There is one less truth in tennis these days: Packing a serve-and-volley game for Wimbledon no longer is required in order to leave with the sterling silver champion's trophy.
It had seemed essential in years past, when two-stroke aces Martina Navratilova, John McEnroe, Stefan Edberg and Boris Becker were dominating at the All-England Club. Since 1975, seven of the 10 Wimbledon men's winners were serve-and-volleyers, and four of the seven female champions employed that style.
But baseliners increasingly have been pushing through the cracks, stealing bits of a championship thought not to belong to them.
Andre Agassi is widely considered the person who got the baseline gang all riled up over playing _ and winning _ on grass. His startling conquest of the 1992 Wimbledon marked the first for a baseliner since Bjorn Borg won five straight from 1976-1980.
Since then, baseliners who were reserved about their Wimbledon chances are confident. And others who had stayed away from Wimbledon altogether are giving it a go.
"I think that after I came through and won the tournament, some of these baseliners now are feeling like they have a shot," Agassi said last year. "They're just not going to go away just because somebody comes in and hits a volley."
Jim Courier of Dade City legitimized Agassi's '92 triumph for baseliners by reaching the 1993 final (he lost to Pete Sampras, a serve-and-volleyer). Last year, four of the eight seeded male players to reach the fourth round were baseliners, and the women's champion, Conchita Martinez, was a renowned baseliner who skipped the event the first four years of her career.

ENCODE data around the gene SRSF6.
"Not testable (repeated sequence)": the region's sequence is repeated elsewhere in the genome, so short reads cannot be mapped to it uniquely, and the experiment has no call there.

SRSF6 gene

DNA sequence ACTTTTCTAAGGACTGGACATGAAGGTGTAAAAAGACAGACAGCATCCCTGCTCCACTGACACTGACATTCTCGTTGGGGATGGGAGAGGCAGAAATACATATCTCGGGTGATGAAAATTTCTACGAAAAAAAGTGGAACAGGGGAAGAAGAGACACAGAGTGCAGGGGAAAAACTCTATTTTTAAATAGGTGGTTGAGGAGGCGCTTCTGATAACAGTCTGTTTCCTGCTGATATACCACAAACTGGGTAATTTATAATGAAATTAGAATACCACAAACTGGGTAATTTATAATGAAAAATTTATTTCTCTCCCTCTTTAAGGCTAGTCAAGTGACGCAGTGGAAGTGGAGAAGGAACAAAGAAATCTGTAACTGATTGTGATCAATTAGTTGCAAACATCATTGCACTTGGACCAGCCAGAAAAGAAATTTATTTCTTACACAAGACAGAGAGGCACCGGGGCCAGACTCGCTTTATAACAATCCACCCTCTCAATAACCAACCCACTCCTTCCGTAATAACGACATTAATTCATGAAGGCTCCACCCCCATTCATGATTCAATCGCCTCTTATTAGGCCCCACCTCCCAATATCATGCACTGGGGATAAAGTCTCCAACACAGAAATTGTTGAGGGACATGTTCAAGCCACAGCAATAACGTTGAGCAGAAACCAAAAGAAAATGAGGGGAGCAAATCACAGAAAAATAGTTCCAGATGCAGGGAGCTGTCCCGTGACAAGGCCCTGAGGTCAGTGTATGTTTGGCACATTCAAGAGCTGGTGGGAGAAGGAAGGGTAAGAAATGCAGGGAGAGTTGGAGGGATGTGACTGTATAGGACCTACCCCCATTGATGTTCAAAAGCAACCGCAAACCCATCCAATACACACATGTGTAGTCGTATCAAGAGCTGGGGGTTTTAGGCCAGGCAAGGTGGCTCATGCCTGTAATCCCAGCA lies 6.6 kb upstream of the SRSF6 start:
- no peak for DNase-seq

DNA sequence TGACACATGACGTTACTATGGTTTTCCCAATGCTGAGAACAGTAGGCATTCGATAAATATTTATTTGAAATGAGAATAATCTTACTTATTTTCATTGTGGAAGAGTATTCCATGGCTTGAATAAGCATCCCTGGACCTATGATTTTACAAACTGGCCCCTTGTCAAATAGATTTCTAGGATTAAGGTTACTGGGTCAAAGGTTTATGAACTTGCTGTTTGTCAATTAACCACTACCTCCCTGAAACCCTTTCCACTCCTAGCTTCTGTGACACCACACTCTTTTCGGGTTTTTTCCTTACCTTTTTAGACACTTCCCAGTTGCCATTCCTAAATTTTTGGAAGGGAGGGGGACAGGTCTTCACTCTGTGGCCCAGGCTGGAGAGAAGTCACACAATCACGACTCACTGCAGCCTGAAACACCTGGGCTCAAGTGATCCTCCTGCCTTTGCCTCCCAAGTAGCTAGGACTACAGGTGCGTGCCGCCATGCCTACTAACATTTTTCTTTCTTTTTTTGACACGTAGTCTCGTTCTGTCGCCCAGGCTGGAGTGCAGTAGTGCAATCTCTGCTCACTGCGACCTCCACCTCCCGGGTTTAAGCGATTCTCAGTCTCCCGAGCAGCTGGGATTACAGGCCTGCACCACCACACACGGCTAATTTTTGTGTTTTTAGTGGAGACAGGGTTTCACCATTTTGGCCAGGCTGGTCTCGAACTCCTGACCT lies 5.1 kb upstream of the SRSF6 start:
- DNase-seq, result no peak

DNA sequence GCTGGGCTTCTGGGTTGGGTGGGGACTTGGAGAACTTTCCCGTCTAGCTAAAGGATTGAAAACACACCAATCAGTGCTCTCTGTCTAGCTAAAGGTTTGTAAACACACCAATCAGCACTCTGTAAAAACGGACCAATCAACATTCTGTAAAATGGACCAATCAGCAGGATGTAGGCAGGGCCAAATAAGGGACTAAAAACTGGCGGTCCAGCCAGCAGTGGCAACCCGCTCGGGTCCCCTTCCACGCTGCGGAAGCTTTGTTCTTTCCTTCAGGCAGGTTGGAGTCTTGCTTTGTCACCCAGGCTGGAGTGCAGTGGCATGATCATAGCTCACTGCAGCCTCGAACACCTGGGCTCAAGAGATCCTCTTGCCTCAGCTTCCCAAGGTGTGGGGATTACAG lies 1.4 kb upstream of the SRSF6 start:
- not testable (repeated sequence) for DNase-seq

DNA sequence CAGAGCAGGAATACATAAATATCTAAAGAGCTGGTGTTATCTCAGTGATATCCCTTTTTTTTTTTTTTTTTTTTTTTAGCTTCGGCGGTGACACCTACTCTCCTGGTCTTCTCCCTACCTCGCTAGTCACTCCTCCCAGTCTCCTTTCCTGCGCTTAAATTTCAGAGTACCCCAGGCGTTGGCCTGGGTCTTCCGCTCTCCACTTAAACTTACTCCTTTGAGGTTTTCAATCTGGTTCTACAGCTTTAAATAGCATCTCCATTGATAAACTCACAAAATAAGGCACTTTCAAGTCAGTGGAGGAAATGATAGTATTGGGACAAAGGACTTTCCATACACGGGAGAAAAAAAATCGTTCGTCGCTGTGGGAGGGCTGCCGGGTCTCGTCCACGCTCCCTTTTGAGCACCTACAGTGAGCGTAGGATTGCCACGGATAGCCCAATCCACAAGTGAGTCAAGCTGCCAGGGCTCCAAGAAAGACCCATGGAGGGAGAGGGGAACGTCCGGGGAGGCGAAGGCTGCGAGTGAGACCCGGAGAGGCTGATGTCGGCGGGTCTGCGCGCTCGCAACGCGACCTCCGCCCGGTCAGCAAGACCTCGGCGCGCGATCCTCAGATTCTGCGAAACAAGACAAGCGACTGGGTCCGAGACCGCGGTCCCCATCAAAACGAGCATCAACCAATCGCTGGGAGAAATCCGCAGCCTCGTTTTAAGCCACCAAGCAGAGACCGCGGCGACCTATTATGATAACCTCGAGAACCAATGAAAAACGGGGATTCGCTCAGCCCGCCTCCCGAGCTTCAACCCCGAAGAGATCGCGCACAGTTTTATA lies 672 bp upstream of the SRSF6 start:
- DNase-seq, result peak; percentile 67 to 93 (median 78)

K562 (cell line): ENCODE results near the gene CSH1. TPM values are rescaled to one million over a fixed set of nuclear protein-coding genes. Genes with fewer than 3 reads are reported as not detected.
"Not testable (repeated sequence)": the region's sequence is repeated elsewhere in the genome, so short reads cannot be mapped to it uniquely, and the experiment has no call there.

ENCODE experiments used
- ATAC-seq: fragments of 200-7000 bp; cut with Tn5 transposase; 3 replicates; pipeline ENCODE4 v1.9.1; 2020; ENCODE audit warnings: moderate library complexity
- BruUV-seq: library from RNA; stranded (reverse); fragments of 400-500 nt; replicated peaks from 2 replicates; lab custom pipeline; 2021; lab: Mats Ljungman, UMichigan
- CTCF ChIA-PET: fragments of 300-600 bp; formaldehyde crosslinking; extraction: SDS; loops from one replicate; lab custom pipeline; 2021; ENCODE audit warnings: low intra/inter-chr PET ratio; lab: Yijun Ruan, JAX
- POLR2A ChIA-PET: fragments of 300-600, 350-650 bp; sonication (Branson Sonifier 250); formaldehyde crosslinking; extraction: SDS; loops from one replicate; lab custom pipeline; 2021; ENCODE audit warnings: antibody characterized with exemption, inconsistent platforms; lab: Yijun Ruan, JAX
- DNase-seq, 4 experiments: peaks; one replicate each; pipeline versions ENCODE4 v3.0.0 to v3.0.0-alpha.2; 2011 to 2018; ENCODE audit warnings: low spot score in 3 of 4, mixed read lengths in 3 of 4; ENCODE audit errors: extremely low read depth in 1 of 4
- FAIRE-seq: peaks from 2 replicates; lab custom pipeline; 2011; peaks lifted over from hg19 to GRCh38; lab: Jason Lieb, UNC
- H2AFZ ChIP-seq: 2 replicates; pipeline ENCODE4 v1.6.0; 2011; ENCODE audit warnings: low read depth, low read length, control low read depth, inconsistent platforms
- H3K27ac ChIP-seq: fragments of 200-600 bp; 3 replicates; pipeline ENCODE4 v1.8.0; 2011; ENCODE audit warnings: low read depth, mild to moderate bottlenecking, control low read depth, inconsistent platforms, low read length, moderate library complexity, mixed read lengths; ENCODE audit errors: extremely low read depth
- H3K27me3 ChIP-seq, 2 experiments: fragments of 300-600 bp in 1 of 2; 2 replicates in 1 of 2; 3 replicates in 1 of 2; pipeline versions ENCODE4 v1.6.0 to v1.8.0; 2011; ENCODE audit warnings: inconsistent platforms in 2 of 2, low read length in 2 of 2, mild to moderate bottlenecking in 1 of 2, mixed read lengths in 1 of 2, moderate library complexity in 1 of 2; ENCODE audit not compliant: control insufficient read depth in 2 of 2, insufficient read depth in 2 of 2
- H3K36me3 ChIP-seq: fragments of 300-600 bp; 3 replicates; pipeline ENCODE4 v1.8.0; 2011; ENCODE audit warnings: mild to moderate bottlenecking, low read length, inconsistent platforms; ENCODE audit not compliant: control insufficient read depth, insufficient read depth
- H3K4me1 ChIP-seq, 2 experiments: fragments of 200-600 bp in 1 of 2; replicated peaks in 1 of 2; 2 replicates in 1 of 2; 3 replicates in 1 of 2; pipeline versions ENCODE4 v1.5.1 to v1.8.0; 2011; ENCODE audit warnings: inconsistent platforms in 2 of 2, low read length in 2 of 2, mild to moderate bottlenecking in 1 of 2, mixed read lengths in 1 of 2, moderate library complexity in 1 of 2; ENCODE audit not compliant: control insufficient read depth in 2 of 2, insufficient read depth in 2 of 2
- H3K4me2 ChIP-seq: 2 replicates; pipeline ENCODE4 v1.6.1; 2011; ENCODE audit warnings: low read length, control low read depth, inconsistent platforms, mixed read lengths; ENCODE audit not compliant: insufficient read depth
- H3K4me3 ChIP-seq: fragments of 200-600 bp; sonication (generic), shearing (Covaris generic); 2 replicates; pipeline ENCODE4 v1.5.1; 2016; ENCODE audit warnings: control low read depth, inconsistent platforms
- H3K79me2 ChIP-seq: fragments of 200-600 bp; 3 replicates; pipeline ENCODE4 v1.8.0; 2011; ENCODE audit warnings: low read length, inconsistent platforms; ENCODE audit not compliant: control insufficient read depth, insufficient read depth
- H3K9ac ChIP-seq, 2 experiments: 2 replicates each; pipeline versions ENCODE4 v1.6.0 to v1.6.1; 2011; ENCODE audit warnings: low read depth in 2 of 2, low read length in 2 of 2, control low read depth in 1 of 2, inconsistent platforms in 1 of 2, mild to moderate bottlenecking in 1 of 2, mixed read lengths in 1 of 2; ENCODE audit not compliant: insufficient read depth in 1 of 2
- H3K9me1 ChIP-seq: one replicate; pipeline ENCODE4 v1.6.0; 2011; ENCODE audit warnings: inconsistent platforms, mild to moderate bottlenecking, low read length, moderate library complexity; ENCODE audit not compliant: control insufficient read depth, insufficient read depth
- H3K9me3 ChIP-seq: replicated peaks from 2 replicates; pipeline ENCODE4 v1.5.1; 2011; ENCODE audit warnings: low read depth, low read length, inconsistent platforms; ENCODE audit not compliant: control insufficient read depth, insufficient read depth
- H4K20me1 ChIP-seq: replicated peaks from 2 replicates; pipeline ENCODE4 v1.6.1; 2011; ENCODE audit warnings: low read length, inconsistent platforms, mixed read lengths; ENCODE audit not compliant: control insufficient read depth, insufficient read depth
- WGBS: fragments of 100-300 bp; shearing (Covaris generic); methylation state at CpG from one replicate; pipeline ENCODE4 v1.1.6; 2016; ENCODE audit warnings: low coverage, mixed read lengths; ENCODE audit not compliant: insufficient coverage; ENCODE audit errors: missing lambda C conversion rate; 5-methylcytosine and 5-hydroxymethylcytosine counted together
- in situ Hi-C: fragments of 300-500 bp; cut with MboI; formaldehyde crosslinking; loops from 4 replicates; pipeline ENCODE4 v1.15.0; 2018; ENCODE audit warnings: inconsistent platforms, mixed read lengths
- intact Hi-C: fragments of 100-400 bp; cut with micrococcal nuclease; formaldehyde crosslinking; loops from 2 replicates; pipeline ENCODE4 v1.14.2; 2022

That Sergi Bruguera, the two-time French Open champion, was one of those fourth-round players was particularly striking. After first- and second-round losses in 1989 and 1990, respectively, the Spanish star didn't even bother to show up at Wimbledon for three years, figuring his baseline game was just going to scar his record with yet another early-round loss.
But after seeing the successes of Agassi and Courier, he gave Wimbledon a shot last year, and reached the fourth round, his best result there to date.
"I had a bit more confidence," said Bruguera, who pulled out of Wimbledon last week citing injury.
Said Martinez: "I changed my attitude (about grass) to be more positive and thinking that I can play well on grass."
Other baseliners are venturing out on grass, too. Mary Pierce, who lives in Bradenton, is bringing her baseline game to Wimbledon this year for the first time in the six years she's been playing Grand Slam events. Fourth-year pro Alberto Berasategui, another baseliner, entered Wimbledon for the first time this year, but withdrew due to injury.
Some baseliners who are expected to do better than in the past include Michael Chang, Wayne Ferreira, Yevgeny Kafelnikov, Iva Majoli, Chanda Rubin, Kimiko Date and Pierce.
Still, some baseliners remain reluctant. Thomas Muster, the reigning French Open champion, is staying away after losing in the first round the past three years.
"Day in and day out," Sampras of Tampa said, "a good serve-and-volleyer should win over a good baseliner."
So what's behind this emergence of baseline prosperity at Wimbledon? Sampras, the reigning two-time Wimbledon champion, thinks the key is the return of serve. Baseliners are better able to handle the 120-plus mph serves of their serve-and-volley comrades, and thus stay in the points longer.
Others contend baseliners today have become more aggressive, and look to end points more quickly than their predecessors.
"They don't have baseline games anymore, they play attacking baseline," said Roland Jaeger, father of ex-pro Andrea Jaeger and teaching pro at Saddlebrook Resort. "They may not go to the net all the time, but they're going after the ball more and moving in behind it."
The continued good fortune of baseliners this year could depend in part on the weather. Many tennis experts believe if the weather stays dry and hot, the grass courts will tend to get harder, giving the ball more of a bounce, which suits baseliners.
"Borg won a lot of his matches when the grass was worn and dry," Jaeger noted.
If nothing else, the variety in playing style on grass has added some spice to the grass-court game, which usually gets slammed every year for lacking drama because of the typically short points created by serve-and-volley types.
"It's much more entertaining," Jaeger said. "I think that's what people like to see."